Who is César Lattes? The Brazilian physicist and professor celebrated in today's Google Doodle

The Google Doodle of Brazilian physicist Cesar Lattes
Google Doodle

Today’s Google Doodle is celebrating the life and achievements of Brazilian physicist César Lattes on his 100th birth anniversary.

Over the years, Google Doodles have become a fun way for the search engine to highlight the achievements of people who have contributed greatness to the world, some of whom may not be widely known.

Today is the turn of Brazilian physicist and professor César Lattes who was the first person to discover the existence of the “pion” or “pi meson” – a subatomic particle that is 270 times heavier than an electron. He is widely credited for increasing our understanding of nuclear forces

Google’s animated doodle is an illustration of the physicist surrounded by moving atoms, and it marks the day he was born, on 11 July 1924.

On this day 100 years ago, Lattes was born in Curitiba, Brazil. When he grew older, he studied at the University of São Paulo and graduated in 1943 – he was the only person to study physics as his main subject.

Later, in his early twenties, Lattes became interested in studying cosmic rays, which are essentially high-energy particles from space.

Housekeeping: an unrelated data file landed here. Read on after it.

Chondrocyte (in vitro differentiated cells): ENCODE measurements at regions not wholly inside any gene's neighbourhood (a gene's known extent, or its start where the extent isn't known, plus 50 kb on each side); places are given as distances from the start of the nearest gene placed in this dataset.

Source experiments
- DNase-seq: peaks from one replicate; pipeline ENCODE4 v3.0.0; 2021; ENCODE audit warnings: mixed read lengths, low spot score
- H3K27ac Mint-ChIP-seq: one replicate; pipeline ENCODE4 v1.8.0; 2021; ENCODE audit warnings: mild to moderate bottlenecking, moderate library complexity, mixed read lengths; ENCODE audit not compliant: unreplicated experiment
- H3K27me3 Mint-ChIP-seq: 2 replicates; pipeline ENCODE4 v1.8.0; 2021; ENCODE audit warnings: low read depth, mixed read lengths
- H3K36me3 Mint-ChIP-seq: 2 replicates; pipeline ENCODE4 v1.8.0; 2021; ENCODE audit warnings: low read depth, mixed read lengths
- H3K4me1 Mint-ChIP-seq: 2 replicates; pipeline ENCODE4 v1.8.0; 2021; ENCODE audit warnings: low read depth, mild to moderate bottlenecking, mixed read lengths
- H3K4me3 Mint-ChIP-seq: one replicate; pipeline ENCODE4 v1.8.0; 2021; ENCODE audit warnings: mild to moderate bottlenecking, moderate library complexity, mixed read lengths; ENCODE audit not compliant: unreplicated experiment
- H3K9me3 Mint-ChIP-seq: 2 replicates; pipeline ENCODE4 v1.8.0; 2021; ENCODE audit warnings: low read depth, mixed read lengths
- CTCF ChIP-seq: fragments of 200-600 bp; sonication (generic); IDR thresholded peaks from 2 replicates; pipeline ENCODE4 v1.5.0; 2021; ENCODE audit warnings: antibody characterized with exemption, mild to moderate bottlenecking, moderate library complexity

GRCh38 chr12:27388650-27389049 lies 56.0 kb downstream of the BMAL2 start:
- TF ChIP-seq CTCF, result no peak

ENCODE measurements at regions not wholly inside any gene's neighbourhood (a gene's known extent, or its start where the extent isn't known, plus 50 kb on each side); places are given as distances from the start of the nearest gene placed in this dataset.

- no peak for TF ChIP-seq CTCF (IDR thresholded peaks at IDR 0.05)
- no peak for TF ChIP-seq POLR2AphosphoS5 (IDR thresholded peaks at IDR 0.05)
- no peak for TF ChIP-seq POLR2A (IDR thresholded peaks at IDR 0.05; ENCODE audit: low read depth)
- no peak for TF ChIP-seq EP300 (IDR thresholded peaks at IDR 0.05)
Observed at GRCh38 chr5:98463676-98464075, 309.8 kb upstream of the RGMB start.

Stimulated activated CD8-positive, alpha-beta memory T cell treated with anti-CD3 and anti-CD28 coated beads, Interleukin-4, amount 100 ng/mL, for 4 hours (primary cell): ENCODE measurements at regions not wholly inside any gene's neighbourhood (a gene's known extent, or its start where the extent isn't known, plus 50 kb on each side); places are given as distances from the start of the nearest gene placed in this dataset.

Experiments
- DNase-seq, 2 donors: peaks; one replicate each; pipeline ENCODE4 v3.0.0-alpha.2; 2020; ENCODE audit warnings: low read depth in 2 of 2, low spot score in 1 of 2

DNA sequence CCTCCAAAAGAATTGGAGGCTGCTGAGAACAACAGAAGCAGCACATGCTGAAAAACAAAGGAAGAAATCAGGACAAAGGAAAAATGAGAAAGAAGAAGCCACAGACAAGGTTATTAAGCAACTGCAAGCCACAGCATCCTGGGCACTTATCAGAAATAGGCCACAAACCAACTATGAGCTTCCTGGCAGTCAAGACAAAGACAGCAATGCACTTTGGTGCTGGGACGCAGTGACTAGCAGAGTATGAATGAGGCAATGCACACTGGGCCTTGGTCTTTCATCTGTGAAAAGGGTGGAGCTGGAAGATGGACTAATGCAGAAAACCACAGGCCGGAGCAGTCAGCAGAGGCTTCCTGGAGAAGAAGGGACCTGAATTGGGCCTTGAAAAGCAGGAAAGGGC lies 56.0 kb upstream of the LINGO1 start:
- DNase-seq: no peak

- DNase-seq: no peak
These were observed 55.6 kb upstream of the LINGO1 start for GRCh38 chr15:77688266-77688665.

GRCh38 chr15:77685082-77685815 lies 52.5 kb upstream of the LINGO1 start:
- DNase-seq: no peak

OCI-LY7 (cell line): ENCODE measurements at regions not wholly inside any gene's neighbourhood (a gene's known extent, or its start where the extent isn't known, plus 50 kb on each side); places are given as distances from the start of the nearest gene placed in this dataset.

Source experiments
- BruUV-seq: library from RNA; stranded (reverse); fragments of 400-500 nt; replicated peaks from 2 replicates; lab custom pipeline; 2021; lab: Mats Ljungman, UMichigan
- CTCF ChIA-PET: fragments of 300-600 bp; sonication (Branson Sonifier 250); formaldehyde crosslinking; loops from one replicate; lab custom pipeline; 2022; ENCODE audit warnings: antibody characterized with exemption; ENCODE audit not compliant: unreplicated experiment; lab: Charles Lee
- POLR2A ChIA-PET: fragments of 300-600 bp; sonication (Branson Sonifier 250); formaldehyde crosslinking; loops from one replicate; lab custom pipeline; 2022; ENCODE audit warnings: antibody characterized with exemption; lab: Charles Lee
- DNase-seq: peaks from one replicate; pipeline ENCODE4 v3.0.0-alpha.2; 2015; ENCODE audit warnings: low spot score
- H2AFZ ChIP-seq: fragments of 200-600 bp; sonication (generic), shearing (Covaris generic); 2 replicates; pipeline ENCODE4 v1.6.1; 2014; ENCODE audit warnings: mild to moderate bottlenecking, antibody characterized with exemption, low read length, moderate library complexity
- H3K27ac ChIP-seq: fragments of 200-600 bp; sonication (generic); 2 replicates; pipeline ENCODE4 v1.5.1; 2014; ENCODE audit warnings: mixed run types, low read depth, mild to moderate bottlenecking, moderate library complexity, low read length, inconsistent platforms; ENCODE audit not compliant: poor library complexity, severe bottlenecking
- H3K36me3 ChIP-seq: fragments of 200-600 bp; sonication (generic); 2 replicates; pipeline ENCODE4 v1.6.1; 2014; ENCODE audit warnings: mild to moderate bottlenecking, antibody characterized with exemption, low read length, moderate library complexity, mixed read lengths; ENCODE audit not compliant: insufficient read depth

He theorised that by adding boron to photographic plates, he would be able to see more clearly the particles breaking down. Lattes was proved correct and his theory worked so well that he was able to see each individual proton.

A researcher used photographic plates modified by Lattes to view cosmic rays on top of a mountain and saw pions for the first time in tracks left by the breaking down protons.

Pions are smaller than an atom, and Lattes’ research into them won him and his research team a Nobel Prize in Physics.

Following his success, Lattes became a professor at University of São Paulo before later teaching at the State University of Campinas.

Lattes also campaigned for the government to spend money on science and innovation, which ultimately led to the formation of a physics research institute called the CBPF, where Lattes was the scientific director

He went on to mentor students from around the world studying in similar fields and received multiple awards for his work in advancing knowledge in nuclear forces and particle physics. He won an Einstein Award from the Brazilian Academy of Sciences and an Order of Merit from Brazil and Italy.

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